Ah, South Dakota, where we talk like Mayberry, act like Goodfellas, and the crazy just keeps on coming.

 


13 February 2014

Who Are You?

by Eve Fisher

Who is that out there?  In cyber-space?  In the neighborhood?  Do you know who your neighbors are?
Or do you only think you do?  What kind of identification do you really need to survive these days?  Do you need any at all?

Example:  We have, as I have noted in the past, a number of little businesses here in South Dakota that provide South Dakota citizenship, driver's license, voter registration, mail service, etc., to anyone who's willing to pay what I consider a very modest fee - about $50.00 a month.  Used by people who want to RV around the country, or those who live in states with high state income tax (or any state income tax).  And also used by South Dakota citizens who don't want anyone to know their legal address.  So you meet someone, John Doe, and they give you their address, at 555 Main Street, Bwabwa, South Dakota.  Except that there are about 1500 people, at least, with that address.  You don't know where John Doe actually lives, where he was actually born, where he actually does anything at all...

Example:  Have you gone to a retirement center recently?  They all remind me of Miss Marple's disquisition on Chipping Cleghorn in "A Murder Is Announced":  "People just come - and all you know about them is what they say of themselves...  People who've made a little money and can afford to retire.  But nobody knows any more who anyone is.  You can have Benares brassware in your house and talk about tiffin and chota Hazri - and you can have pictures of Taormina and talk about the English church and the library ....  People take you at your own valuation." Sure, that distinguished looking grey-haired lady SAYS she used to be a judge, and she certainly knows her law.  But there's more than one way to gain an extensive knowledge of the law, and it's very hard to prove someone is or is not who they say they are.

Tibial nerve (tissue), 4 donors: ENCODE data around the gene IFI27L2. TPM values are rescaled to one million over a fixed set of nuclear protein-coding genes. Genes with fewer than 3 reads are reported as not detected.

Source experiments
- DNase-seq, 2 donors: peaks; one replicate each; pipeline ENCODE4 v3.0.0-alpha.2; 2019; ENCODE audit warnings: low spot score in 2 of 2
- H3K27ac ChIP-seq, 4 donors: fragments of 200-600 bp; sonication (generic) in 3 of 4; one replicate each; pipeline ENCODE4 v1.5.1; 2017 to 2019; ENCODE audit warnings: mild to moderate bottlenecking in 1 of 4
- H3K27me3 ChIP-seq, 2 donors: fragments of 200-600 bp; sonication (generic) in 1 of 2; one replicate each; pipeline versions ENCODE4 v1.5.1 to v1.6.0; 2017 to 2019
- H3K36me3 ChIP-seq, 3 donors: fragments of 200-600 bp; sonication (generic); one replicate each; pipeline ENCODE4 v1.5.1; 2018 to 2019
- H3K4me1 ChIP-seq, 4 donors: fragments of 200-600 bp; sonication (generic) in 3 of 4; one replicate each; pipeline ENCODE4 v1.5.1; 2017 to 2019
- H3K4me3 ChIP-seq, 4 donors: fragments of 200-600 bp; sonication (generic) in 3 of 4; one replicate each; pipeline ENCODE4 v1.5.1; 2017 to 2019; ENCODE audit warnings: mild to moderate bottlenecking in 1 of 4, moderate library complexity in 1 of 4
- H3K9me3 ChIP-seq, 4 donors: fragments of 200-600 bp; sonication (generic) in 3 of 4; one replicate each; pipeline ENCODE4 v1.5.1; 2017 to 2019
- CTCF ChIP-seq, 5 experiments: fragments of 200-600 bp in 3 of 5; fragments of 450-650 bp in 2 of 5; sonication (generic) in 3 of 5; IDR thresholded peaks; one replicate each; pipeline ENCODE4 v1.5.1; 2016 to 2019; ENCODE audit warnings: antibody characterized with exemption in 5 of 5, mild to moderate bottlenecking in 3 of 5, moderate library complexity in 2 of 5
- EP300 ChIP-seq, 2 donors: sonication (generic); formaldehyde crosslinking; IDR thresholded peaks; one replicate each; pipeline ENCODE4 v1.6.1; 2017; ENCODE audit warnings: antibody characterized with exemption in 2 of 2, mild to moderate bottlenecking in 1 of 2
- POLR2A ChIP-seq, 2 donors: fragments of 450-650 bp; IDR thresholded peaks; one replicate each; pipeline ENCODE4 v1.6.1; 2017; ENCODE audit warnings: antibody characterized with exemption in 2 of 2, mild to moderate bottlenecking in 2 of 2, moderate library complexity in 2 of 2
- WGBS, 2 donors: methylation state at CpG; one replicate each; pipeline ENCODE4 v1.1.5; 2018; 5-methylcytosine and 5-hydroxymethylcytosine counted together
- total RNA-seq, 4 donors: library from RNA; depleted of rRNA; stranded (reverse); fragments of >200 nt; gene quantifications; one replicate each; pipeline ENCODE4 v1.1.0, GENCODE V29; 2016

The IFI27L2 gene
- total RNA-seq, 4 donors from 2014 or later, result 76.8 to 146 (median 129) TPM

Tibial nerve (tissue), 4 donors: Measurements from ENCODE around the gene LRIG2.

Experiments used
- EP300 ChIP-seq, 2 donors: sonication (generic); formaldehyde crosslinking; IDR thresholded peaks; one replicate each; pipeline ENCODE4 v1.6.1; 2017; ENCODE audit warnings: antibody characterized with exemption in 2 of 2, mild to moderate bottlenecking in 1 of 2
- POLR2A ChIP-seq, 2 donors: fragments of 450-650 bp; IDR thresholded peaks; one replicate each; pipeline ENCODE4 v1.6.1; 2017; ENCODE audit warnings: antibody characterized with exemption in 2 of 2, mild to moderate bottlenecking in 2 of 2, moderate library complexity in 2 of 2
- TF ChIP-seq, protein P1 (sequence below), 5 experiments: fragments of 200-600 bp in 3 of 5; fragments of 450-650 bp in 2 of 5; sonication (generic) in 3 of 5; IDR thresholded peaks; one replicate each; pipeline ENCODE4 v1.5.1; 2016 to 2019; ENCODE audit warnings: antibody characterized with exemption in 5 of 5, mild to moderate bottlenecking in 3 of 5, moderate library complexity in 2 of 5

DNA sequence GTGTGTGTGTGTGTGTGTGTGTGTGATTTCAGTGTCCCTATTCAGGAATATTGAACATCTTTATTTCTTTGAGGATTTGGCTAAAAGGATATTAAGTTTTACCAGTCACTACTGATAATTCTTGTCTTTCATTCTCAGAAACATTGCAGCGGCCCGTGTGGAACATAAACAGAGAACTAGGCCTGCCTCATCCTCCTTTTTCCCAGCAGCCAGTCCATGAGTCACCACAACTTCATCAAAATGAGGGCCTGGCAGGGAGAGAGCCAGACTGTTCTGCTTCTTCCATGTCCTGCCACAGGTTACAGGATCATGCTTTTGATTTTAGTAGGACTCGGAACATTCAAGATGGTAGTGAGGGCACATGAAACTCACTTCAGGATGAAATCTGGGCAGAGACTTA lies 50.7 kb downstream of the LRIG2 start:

Example:  The internet, awash in usernames that can't be traced - PaulZOmega may say he's a Biblical scholar, and hotchatony she's a retired grandmother in Gran Canaria, but you have no proof, and all the information can be gotten on the internet in about two minutes.  You can set up multiple e-mail identities, multiple Facebook identities, multiple anything identities, and never ever surface in your real persona.  How many of us have filled out every internet questionnaire accurately?  No fibbing?  No blanks?  (On Facebook, for example, I put down January 1, 1905 as my birthday.)  And while I know that hackers can find out who you are, who anyone is, and track them through all their more or less interesting internet life - I'm no hacker and I personally don't know any hackers.  I'm stuck - we're almost all stuck - dealing with avatars.

Now granted, someone is keeping track of our hits, our purchases, our likes, dislikes, political viewpoints, advertising preferences, television and movie rentals.  And billions of people are providing a constant stream of photos of themselves and their children in various stages of disarray, sickness, partying, playing, working, fooling around, and general silliness.  Not to mention tweets of their opinions, acid reflux, and shopping.  And yes, the government (every government, by the way, do not be fooled into thinking ours is the only one that does such things) is keeping tabs on the people (and always has been).

And yet, we are very much alone and anonymous.  We are an incredibly mobile people, moving for jobs, love, fear, whim, anger, fun, restlessness, rootlessness, and being fed up with the neighbors.  We live in a world without roots.  To return to Agatha Christie:  "Fifteen years ago one knew who everybody was...  They were people whose fathers and mothers and grandfathers and grandmothers, or whose aunts and uncles, had lived there before them.  If somebody new came to live there, they brought letters of introduction, or they'd been in the same regiment...  If anybody new - really new - really a stranger - came, well, they stuck out - everybody wondered about them and didn't rest till they found out....  But it's not like that any more."  No, it isn't.  Not in the 80% of the United States that's urban.  (I live in the 20% rural.)  Nobody stands out because everybody's a stranger:  THAT'S WHY THEY'RE THERE.

So, who are your neighbors?  And who are you?